When the Apostle Paul was presenting his testimony–and at the same time defending his faith–before King Agrippa, he spoke of the certainty of the resurrection of Jesus from the dead, a bedrock element of our faith. Paul said, “The king is familiar with these things…I am convinced that none of this has escaped his notice. For this was not done in a corner.” (Acts 26:26)
Anything taking place “in a corner” would have been unseen, unexamined, unquestioned, and therefore, would be undependable.
You do not want to go another day depending on such uncertainties.
You particularly do not want to go out into “that good night,” as death has been called, trusting your eternity to something you know so little about and cannot defend at all.
–We who are required to believe by faith rather than sight have been blessed by Jesus.
Even typing “believe by faith” seems a little much. Redundant, or something. Aren’t they the same, belief and faith? Close cousins, maybe even twins, but not identical. If ‘faith’ is confidence in Jesus Christ based on all the evidence we have for Him notwithstanding the remaining questions and lack of evidence, then ‘belief’ is our response to that faith.
Jesus said to the Apostle Thomas, “Because you have seen me, you have believed. Blessed are those who have not seen and yet have believed.” (John 20:29)
–We frequently find ourselves praying the most honest prayer in all the Bible, uttered by a distressed father whose son the disciples were unable to help. “Lord, I believe. Help my unbelief.” (Mark 9:24)
Far from being offended by such a prayer, the Lord Jesus honored the man’s integrity by healing his son.
It was said of Stephen and Barnabas (Acts 6:5 and 11:24) that they were “full of faith.” I take that to mean they had conquered their doubts and that unfaith occupied no corner of their lives.
Must be nice. They certainly occupy the highest rung of heroes of our faith.
Thankfully, the Lord has not required that we be filled with faith before He is willing to use us or bless us. In fact, quite the opposite.
“If you had faith as a mustard seed, you could do miracles.” (See Matthew 17:20 and Luke 17:5)
Good! I have that much, and I’ll bet you do, too.
The trick is to use our faith and to leave our doubts alone. The faith will grow (“we go from faith to faith”–see Romans 1:17) and the doubts will little by little be answered and shrivel into nothingness.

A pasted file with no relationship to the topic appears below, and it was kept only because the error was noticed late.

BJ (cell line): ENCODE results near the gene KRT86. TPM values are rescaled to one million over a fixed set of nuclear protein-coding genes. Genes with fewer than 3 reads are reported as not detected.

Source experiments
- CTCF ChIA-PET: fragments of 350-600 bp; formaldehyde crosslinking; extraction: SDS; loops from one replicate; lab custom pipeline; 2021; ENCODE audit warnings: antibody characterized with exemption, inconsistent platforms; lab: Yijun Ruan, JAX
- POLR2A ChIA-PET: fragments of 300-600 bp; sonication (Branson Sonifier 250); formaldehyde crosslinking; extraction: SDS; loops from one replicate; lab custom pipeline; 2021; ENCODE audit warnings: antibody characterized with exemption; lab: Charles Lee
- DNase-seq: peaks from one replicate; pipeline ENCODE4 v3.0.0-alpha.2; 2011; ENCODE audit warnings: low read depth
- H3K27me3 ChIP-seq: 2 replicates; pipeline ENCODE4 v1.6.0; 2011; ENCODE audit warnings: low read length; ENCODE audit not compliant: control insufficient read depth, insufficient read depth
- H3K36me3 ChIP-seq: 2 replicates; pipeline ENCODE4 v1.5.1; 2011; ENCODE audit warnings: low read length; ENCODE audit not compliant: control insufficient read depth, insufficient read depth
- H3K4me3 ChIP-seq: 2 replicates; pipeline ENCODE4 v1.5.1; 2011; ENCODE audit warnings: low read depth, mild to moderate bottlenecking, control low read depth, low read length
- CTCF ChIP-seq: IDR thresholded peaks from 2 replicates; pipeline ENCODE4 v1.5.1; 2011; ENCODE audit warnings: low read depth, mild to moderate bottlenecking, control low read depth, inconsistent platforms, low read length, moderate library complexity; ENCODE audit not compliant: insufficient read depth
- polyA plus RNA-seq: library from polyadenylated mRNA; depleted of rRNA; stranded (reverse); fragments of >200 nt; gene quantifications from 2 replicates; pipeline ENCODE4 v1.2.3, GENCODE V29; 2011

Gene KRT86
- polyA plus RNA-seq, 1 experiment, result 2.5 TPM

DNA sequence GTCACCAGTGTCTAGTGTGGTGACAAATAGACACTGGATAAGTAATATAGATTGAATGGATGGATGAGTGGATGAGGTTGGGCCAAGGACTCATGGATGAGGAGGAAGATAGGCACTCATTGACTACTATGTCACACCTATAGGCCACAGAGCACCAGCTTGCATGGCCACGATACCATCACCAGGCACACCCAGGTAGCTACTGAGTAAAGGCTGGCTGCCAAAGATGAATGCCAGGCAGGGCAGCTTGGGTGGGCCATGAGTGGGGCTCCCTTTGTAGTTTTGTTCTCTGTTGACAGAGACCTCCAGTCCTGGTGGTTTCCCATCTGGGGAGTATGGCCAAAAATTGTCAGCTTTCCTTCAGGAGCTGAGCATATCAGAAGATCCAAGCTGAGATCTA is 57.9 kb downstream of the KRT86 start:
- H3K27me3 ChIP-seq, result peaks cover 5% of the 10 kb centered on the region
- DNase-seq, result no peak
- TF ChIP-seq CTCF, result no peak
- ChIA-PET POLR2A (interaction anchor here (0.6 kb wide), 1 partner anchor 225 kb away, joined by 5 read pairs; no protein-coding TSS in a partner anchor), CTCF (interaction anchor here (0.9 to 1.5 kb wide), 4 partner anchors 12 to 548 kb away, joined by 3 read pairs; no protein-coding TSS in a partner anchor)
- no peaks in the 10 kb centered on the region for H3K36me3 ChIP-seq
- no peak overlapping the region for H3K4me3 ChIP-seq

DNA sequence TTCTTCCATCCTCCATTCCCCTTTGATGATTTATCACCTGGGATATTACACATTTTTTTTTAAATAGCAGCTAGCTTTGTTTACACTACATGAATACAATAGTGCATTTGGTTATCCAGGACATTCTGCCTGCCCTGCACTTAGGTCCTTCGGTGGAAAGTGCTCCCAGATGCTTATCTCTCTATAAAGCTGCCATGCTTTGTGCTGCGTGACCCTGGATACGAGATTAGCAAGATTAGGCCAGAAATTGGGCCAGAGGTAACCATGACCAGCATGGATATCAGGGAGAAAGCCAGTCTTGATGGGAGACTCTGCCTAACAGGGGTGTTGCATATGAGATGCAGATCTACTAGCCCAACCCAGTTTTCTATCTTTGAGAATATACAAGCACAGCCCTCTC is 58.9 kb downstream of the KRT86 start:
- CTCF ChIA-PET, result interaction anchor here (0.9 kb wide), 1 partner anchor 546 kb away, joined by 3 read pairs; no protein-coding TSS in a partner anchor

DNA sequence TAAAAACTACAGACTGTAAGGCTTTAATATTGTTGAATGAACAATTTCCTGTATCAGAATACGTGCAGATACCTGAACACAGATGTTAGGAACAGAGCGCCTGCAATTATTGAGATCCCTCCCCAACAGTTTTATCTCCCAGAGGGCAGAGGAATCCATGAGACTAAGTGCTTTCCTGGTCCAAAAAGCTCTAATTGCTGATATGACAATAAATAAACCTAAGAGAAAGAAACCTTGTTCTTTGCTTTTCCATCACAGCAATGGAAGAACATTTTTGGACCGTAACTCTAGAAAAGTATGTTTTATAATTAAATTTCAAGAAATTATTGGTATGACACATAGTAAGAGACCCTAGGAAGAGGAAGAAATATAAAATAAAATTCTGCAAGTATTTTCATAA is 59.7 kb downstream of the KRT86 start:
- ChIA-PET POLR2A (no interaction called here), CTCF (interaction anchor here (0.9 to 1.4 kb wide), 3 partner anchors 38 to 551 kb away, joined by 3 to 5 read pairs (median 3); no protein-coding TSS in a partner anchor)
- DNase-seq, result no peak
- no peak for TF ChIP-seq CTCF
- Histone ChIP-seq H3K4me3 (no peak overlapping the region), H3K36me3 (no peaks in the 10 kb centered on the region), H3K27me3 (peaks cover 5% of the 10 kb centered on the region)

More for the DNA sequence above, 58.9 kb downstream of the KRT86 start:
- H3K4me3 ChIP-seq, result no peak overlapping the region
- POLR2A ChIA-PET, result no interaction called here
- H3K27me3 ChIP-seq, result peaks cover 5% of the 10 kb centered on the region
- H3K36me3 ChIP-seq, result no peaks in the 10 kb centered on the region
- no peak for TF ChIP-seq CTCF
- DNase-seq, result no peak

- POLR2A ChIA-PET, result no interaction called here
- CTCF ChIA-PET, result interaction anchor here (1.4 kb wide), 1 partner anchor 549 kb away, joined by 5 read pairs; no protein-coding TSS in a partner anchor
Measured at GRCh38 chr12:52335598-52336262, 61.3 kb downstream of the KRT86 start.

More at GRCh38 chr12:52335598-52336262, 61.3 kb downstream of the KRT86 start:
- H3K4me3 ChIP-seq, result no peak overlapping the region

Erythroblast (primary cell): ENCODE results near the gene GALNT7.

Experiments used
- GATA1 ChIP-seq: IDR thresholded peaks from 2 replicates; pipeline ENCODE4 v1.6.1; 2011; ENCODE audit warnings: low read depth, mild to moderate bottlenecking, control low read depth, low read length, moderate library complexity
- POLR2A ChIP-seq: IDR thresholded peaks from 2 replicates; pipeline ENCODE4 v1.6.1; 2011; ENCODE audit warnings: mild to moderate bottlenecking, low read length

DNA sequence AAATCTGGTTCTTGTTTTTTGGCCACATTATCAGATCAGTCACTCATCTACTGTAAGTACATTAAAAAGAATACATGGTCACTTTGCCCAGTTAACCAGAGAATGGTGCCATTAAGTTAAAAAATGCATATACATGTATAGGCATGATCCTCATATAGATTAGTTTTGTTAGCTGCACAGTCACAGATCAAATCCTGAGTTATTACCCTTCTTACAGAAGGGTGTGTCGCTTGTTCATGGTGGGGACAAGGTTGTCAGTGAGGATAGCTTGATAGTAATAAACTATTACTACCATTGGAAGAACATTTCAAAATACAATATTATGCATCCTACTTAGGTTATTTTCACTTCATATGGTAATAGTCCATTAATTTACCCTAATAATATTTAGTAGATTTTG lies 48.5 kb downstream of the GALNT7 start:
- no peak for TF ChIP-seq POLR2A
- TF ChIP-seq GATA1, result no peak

–In witnessing to our unsaved friends, we must encourage them to read the Gospels and “listen” to its teachings. And, just as importantly, we should encourage them not to wait until they have “all faith” before confessing their faith in Jesus and becoming His disciple.
A small amount will do at first. And lest we heed the taunting of the devil that such a little faith as ours would surely be an insult to Jesus and we must not deign to offer so small a gift, we have Zechariah 4:10.
“Who has despised the day of small things?”
We actually know the answer to that. The world has, the flesh does, the devil will.
But Jesus Christ loves small things. He loved the Jews, wept over Jerusalem, likes you and me, receives small gifts like a small boy’s lunch (John 6:9), the widow’s coins (Mark 12:42), or even a cup of cold water (Matthew 10:42), and teaches that childlikeness is a condition for entering the kingdom (Mark 10:15).
“I can’t do anything; I’m so small.”
Sorry, friend. That doesn’t work around here.
Martin Luther once said, “God created this entire universe from nothing. And if I can ever get to be nothing, He may be able to make something from me.”
–And this is the victory, even your faith. (I John 5:4)
I like your definition of faith. I am persuaded that “faith is that which gives meaning to life.” Therefore, as you have written, no one can say he or she does not have faith, for all find meaning in life in something or someone and whatever that “something” or “someone” is, therefore, is the object of his or her faith. Since all find meaning in life in something or someone then all have faith.